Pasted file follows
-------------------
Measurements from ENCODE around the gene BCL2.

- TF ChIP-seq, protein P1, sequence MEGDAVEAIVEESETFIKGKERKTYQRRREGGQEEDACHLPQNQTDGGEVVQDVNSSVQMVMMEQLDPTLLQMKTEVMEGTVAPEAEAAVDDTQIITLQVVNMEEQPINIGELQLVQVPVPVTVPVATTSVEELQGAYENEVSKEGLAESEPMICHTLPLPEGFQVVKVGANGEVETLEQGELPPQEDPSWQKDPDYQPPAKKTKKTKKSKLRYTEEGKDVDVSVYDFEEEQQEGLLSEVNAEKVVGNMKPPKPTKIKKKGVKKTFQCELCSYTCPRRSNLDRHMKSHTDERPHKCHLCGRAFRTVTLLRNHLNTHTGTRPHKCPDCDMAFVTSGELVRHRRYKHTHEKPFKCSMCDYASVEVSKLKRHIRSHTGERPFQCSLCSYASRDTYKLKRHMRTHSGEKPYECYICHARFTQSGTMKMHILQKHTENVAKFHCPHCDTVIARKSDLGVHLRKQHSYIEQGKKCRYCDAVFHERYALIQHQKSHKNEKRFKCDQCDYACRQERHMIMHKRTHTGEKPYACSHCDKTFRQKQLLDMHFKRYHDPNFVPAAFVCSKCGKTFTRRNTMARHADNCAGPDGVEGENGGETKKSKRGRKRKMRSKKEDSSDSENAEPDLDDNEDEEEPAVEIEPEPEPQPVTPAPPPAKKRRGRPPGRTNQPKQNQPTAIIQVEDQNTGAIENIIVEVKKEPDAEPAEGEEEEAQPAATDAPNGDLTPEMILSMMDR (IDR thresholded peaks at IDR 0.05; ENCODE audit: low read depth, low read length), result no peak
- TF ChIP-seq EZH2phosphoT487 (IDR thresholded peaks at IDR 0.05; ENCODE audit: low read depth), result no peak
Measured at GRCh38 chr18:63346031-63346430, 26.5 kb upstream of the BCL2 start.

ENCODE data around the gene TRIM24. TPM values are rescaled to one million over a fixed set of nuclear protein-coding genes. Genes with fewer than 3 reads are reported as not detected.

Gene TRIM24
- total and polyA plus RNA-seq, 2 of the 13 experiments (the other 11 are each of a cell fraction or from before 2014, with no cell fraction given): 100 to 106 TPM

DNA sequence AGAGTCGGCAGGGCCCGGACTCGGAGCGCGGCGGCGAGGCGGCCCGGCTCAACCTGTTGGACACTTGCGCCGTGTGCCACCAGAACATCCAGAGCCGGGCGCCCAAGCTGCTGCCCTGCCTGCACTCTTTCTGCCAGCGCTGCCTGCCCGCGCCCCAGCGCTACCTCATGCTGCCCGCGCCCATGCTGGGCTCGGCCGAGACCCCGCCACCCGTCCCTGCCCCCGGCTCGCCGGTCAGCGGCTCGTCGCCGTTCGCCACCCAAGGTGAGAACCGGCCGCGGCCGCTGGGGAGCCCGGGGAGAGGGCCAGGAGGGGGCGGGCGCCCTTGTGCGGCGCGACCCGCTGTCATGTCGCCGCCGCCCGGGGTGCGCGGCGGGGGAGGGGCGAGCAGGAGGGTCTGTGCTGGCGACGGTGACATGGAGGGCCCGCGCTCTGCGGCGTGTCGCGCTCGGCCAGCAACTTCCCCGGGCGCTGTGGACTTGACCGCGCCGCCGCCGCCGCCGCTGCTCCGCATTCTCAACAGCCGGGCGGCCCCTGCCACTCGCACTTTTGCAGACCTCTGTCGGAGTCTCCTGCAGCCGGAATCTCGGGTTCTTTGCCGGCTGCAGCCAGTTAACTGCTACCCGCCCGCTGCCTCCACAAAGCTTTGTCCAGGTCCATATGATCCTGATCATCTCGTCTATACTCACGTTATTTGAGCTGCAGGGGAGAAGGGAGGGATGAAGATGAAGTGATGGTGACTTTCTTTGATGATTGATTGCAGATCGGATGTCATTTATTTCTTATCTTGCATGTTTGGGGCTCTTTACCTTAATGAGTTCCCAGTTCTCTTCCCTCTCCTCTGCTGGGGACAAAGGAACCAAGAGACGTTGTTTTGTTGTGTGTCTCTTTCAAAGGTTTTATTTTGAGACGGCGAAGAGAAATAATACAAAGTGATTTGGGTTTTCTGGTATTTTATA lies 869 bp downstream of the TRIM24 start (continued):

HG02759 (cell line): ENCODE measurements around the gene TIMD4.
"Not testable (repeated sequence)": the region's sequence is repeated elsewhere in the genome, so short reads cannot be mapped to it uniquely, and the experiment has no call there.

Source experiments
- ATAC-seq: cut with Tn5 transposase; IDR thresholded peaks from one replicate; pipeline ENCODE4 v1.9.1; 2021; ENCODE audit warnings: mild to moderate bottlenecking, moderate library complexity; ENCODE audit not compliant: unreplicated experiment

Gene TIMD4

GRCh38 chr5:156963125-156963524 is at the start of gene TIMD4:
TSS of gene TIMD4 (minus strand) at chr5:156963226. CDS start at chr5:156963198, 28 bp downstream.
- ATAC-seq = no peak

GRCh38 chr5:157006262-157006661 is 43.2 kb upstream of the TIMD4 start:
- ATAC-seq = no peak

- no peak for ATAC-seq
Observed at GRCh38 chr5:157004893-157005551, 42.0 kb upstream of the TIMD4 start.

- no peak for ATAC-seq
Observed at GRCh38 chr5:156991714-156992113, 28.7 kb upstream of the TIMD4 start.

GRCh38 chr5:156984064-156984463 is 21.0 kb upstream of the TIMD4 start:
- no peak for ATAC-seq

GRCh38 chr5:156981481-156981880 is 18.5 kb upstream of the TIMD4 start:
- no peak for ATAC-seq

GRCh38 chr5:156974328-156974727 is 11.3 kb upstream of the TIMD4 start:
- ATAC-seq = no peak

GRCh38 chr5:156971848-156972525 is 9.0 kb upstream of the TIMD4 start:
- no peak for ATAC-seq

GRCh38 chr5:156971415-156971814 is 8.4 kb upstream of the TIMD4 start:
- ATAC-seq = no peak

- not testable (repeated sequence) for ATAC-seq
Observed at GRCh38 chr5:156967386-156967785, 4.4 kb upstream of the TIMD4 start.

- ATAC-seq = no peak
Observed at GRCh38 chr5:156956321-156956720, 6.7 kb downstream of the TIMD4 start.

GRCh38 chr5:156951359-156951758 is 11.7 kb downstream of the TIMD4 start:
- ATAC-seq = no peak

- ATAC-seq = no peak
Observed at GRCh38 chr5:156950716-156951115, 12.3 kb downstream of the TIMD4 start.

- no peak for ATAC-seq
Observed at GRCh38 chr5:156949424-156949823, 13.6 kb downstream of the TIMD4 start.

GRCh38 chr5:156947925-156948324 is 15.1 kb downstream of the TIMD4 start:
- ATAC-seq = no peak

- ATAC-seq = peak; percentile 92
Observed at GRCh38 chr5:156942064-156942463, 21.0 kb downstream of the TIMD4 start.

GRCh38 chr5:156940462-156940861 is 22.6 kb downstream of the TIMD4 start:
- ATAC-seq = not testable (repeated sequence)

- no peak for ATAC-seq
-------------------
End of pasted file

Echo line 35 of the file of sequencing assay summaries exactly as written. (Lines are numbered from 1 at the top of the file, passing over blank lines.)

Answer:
- ATAC-seq = no peak